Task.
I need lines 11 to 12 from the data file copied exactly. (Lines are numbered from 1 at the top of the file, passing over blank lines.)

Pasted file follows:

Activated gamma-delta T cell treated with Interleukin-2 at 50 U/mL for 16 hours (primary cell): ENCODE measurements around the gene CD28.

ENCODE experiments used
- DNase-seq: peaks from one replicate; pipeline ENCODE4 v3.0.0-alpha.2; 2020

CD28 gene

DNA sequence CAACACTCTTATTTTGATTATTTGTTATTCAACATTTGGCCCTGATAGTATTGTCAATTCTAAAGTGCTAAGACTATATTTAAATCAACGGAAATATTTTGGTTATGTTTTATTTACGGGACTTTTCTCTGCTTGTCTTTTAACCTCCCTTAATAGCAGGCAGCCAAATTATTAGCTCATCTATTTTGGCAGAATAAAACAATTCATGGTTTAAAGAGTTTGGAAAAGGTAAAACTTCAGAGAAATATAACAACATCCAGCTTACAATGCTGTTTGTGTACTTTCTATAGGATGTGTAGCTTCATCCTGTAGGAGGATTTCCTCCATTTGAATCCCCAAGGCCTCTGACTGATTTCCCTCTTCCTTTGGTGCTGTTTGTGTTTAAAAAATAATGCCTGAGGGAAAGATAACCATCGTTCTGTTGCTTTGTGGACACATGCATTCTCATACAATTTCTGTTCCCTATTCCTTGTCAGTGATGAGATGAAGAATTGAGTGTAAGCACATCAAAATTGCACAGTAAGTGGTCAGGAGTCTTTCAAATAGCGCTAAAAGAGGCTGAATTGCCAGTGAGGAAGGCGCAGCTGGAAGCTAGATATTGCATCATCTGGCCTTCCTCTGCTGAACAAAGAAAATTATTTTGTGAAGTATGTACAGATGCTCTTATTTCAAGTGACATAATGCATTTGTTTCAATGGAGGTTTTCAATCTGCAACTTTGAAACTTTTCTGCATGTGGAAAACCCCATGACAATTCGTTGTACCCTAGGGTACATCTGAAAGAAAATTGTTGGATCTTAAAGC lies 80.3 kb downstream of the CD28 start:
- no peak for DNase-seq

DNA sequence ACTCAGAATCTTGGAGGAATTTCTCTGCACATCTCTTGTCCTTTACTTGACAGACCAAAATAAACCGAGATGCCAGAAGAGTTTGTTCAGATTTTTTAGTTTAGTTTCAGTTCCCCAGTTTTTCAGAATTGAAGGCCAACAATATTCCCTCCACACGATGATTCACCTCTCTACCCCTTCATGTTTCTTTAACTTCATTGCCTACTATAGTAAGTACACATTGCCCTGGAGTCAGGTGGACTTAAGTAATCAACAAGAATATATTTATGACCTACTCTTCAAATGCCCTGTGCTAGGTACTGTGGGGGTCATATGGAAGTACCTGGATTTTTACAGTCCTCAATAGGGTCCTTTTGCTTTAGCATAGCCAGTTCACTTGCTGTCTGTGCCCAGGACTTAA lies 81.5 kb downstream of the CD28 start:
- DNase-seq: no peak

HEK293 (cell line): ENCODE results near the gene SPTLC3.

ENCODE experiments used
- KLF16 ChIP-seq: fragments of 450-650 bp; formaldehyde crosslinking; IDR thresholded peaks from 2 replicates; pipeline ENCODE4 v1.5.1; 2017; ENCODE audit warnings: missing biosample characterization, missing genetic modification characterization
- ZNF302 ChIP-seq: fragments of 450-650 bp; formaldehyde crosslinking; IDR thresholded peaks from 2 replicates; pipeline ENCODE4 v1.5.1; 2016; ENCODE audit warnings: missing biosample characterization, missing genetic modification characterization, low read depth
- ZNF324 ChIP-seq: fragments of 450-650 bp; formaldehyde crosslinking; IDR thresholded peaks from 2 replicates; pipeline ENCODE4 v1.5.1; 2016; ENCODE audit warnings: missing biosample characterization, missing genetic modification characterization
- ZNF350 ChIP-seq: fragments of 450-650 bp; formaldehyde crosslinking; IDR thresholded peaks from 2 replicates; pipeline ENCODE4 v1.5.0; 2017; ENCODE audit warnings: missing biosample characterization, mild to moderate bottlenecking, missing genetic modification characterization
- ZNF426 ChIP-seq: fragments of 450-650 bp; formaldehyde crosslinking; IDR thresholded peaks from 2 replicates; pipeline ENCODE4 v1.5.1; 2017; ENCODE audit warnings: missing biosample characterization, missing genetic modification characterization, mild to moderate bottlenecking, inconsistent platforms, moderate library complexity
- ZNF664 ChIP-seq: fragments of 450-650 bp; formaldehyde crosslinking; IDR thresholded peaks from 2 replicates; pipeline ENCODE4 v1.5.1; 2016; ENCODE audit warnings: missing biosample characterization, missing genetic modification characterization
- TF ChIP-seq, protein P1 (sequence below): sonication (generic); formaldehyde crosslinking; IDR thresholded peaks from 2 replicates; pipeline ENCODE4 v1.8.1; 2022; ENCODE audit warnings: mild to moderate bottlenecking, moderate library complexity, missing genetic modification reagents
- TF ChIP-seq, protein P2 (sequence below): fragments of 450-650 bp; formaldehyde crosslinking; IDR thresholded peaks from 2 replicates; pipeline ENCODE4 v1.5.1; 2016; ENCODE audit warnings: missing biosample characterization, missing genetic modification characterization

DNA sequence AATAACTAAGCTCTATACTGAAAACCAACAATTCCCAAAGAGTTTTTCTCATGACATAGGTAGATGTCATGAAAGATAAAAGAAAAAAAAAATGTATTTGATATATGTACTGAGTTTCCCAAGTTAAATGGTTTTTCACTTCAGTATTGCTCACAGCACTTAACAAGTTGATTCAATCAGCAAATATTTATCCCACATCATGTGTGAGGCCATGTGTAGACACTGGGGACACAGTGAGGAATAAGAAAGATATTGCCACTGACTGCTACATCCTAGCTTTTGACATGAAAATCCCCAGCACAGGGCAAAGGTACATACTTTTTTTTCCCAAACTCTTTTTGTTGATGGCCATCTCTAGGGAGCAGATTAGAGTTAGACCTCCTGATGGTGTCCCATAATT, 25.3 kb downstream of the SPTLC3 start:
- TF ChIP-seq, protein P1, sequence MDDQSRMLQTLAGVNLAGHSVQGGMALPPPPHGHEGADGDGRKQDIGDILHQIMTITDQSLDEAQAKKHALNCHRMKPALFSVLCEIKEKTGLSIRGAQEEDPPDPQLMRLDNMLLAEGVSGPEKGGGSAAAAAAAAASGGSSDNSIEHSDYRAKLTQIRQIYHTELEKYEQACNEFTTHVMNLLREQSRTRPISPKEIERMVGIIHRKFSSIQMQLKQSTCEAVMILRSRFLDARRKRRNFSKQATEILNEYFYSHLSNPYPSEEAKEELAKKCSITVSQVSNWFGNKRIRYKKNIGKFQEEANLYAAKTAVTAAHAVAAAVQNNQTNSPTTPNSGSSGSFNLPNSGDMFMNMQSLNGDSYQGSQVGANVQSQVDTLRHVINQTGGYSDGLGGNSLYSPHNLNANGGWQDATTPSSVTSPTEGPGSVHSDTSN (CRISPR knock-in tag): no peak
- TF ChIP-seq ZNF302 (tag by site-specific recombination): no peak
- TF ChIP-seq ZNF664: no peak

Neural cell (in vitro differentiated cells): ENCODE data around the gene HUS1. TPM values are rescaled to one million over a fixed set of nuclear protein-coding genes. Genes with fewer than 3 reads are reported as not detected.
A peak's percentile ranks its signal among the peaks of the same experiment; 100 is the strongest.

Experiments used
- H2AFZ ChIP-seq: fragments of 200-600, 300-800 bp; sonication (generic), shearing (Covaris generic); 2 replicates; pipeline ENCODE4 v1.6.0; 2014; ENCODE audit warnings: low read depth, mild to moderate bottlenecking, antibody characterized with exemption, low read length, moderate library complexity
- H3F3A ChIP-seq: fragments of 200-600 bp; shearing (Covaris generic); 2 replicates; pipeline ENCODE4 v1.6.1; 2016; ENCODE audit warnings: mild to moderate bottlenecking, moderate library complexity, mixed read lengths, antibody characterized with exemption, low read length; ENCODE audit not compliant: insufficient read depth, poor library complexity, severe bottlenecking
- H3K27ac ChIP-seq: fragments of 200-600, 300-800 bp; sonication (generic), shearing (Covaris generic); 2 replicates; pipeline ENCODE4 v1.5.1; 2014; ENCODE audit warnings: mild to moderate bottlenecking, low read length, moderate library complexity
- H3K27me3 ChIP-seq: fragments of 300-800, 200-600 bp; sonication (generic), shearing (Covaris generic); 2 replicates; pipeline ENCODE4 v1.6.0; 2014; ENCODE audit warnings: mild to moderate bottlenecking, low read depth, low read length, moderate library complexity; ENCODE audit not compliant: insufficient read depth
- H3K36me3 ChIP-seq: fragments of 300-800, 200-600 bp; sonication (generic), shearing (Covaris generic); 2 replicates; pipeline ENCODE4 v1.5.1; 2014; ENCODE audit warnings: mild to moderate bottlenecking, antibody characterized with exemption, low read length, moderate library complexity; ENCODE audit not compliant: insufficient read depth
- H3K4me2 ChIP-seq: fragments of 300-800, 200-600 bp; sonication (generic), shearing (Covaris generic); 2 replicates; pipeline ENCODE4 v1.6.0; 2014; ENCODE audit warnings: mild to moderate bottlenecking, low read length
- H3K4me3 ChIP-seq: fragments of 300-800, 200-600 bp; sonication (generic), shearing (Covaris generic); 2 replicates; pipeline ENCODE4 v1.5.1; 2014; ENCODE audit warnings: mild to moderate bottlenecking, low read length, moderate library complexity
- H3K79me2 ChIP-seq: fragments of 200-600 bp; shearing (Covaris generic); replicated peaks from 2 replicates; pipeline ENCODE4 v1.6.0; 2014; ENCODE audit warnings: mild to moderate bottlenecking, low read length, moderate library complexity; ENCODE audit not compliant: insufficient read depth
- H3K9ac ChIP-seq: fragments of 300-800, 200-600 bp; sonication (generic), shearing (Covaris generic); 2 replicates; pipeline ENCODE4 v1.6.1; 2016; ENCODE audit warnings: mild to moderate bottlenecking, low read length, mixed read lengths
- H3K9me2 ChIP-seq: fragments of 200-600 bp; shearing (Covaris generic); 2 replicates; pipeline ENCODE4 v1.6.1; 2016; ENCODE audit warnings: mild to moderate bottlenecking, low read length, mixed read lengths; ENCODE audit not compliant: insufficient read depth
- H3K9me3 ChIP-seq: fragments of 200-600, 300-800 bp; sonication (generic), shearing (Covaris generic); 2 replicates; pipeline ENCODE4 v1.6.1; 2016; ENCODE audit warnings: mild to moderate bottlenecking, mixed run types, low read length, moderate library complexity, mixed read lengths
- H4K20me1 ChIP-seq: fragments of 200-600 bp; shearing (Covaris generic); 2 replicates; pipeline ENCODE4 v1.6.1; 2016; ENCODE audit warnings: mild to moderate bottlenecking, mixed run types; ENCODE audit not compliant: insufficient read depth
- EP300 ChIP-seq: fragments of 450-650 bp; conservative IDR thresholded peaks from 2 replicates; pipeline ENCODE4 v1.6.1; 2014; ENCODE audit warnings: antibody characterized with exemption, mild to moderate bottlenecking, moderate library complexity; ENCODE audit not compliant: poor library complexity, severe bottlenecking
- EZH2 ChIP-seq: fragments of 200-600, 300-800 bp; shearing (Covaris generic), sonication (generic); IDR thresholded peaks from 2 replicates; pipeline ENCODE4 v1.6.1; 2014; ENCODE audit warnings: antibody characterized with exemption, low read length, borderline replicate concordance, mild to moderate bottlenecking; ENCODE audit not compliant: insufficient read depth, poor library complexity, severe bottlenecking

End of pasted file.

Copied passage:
- KLF16 ChIP-seq: fragments of 450-650 bp; formaldehyde crosslinking; IDR thresholded peaks from 2 replicates; pipeline ENCODE4 v1.5.1; 2017; ENCODE audit warnings: missing biosample characterization, missing genetic modification characterization
- ZNF302 ChIP-seq: fragments of 450-650 bp; formaldehyde crosslinking; IDR thresholded peaks from 2 replicates; pipeline ENCODE4 v1.5.1; 2016; ENCODE audit warnings: missing biosample characterization, missing genetic modification characterization, low read depth